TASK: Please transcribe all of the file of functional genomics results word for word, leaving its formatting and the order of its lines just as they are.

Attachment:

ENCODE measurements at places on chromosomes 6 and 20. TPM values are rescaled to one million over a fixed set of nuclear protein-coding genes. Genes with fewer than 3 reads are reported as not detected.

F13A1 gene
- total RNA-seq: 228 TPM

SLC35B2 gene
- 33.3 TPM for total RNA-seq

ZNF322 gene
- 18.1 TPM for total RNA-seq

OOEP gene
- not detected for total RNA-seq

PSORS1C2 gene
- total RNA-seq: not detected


ENCODE measurements at places on chromosomes 6 and 20. TPM values are rescaled to one million over a fixed set of nuclear protein-coding genes. Genes with fewer than 3 reads are reported as not detected.

F13A1 gene
- total RNA-seq: 228 TPM

SLC35B2 gene
- 33.3 TPM for total RNA-seq

ZNF322 gene
- 18.1 TPM for total RNA-seq

OOEP gene
- not detected for total RNA-seq

PSORS1C2 gene
- total RNA-seq: not detected